You want them to be penalized if they leave, but fairly, so if they leave fairly, they should still get a chunck of their shares (not all of course) as compensation to have worked hard to build the company up to the present day.

2. A leaver should NEVER be in favor of anyone : not the founders, not the investors.

The leaver should ONLY be pro-company. It’s something sad, it’s only there to protect the company of problems. No-one else.

A sustainable organisation is built upon the fair principle that the value is created by the team as a whole, not by individual stakeholders with their own agenda and interests.

I’ve seen leavers where all the leaver shares goes to investors. Or sometimes they all go to the founders. It creates bad incentives.

3. A leaver should REALLY PENALIZE people that leave by burning everything behind them.

I’m talking about the guy who is angry and wants to delete everything, smash the computer with a baseball bat, or just decides to leave one day without warning and without planning his departure.

They should be the one to leave out with nearly nothing : they didn’t play the game.

4. Vesting should be made by monthly installments, and not quarterly nor yearly.

In a lot of vesting clauses, your shares are unlocked quarterly or yearly. The problem with this situation, is that when an issue arises with a founder, he will try to wait just one quarter or one year before bringing that on the table, because it will unlock them a lot of money.

As an entrepreneur, you want your co-founder to admit there is a problem as quickly as possible. The more you wait for frustrations to come about, the more they develop, and the higher the chances you’ll both end up screwed.

With a monthly vesting, shares are unlocked much more smoothly, and the delta of waiting one month before bringing the subject on the table will be much more negligible.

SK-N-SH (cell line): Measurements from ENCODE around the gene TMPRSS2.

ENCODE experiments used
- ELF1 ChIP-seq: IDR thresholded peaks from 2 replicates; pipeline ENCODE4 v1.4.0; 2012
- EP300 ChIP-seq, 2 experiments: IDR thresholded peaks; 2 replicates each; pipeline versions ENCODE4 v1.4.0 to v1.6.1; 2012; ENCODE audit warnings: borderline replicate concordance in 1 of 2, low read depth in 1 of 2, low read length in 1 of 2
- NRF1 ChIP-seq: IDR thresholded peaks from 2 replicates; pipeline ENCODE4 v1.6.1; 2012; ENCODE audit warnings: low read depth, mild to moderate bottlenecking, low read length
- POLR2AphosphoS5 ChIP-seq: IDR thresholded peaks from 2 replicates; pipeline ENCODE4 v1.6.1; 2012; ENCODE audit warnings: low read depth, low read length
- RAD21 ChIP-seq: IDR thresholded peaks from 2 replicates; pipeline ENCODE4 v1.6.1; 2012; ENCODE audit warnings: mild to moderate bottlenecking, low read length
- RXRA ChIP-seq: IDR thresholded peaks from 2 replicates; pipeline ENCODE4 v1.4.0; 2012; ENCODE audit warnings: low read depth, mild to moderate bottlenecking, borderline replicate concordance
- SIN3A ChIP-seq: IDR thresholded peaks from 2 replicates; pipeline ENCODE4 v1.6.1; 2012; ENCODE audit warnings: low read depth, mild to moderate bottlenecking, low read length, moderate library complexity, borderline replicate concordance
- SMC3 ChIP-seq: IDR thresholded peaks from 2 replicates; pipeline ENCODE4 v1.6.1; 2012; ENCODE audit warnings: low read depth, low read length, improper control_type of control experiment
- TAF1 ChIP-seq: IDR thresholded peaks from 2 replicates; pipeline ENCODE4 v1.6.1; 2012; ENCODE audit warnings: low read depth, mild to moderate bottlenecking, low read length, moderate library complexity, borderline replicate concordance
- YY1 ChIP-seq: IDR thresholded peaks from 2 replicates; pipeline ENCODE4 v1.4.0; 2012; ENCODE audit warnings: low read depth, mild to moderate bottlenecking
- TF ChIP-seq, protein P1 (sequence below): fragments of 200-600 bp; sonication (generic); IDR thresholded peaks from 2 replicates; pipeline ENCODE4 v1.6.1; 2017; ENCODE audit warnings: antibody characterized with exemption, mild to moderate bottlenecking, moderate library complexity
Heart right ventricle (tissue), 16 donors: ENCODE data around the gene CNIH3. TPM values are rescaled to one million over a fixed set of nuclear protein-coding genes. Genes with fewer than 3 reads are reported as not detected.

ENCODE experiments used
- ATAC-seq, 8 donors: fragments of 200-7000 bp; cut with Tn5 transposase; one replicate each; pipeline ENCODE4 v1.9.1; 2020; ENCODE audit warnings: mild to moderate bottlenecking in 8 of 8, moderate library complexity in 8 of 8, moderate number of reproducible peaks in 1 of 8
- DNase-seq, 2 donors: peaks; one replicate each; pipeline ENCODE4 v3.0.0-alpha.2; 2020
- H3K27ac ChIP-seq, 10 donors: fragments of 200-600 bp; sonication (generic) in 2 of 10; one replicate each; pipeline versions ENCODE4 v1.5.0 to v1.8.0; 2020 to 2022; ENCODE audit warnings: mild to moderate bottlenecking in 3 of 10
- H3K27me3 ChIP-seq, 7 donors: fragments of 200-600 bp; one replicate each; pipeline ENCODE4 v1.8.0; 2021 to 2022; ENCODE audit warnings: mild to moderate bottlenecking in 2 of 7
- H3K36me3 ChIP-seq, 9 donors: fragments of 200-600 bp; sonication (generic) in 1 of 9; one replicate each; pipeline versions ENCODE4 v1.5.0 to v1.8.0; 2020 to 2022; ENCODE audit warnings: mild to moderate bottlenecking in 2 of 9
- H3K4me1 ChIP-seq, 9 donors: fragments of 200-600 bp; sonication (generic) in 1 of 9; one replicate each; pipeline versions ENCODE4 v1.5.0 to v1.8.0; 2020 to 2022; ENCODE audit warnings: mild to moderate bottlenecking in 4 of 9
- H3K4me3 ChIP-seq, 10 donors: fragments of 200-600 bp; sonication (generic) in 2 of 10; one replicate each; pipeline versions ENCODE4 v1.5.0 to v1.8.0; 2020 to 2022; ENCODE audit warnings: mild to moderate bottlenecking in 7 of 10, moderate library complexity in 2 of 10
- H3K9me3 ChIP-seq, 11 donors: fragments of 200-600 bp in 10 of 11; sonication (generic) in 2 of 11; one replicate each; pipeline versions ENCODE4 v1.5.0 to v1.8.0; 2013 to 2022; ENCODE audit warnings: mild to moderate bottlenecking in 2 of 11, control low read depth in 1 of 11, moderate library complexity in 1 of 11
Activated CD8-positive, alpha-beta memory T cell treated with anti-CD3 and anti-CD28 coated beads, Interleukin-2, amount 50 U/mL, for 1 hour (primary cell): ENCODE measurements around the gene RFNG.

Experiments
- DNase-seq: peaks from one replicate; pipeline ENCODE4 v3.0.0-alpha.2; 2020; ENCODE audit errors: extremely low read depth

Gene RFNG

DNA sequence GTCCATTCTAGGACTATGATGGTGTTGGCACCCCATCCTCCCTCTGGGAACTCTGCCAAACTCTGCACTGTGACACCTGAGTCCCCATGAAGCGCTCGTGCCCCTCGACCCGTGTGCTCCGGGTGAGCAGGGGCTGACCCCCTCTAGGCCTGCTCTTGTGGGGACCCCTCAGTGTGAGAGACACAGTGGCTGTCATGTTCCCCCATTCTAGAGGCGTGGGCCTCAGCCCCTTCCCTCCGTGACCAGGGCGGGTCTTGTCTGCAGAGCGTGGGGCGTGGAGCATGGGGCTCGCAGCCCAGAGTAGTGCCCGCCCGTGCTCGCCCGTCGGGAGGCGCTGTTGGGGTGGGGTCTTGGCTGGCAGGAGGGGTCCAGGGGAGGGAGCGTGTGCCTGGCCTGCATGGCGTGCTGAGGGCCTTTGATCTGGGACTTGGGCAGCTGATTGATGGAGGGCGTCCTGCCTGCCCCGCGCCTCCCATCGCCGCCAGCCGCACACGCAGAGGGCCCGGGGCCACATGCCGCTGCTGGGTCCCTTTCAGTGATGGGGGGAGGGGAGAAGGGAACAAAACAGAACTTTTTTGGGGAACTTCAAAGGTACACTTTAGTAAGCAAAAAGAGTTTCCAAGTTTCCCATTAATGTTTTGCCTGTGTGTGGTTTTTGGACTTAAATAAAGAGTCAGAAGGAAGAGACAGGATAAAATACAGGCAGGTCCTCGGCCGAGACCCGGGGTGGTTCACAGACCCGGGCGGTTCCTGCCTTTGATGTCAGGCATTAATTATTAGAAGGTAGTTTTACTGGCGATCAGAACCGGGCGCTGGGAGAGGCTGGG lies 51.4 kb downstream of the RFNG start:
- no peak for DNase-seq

A Seed / Series A template

You’ll find below a typical leaver that respects the four above points, and that we propose to entrepreneurs in Seed / Series A.

A template of leaver that respects the points above

That is of course a rough template that is only meant here as a starting point or as inspiration. No two situations are the same.

In this template, the spirit of the medium leaver is to incentivize the founder to negotiate in good faith instead of just resigning without first discussing.

Of course, the mechanisms are dependent of the governing law.

Just note that during your next round, these terms will be renegotiated, so they just need to be aligned with your current status. You will be able to change afterwards. Furthermore, on a subsequent fundraising round, the leaver is often extended on part of the vested shares in order to align the commitment of founders with the new fundraising horizon.

“But everything is negotiable!”

A ton of people will say : “don’t worry, everything is negotiable! let’s write a harsh leaver, and if someone wants to leave nicely, we’ll negotiate at this moment!”

That’s actually true. In a lot of cases, the situation was nicer than what the agreed upon leaver.

Leavers are not set in stone. They are just here to set a basis for negotiation from the start.

However, as discussed before, every founder will know their leaver. In any case, it’s better to have a fair negotiation point written beforehand in order to defuse possible frustrations as quickly as possible, and to spawn possible negotiations from a friendly beginning.

Everything is going to be fine :)

We know this subject is sensitive, it’s something you don’t really want to talk about.

As you’ve seen; correctly written, the leaver clause is just meant to protect you, and everything is going to be fine :)

At the end of the day, we all know that you’re most likely going to stick together no matter what.

We picked you because we love you ❤️

At Kima Ventures we’re a super business-angel closing 2 investments per week from Seed to Series A. If you have a cool project, or if you just want to chat, just drop a line ;) -> alexis AT kimaventures DOT com

Legal disclosure : I’m not a lawyer, and this should not be construed as legal advice. If you have legal questions, please get advice from your lawyers :)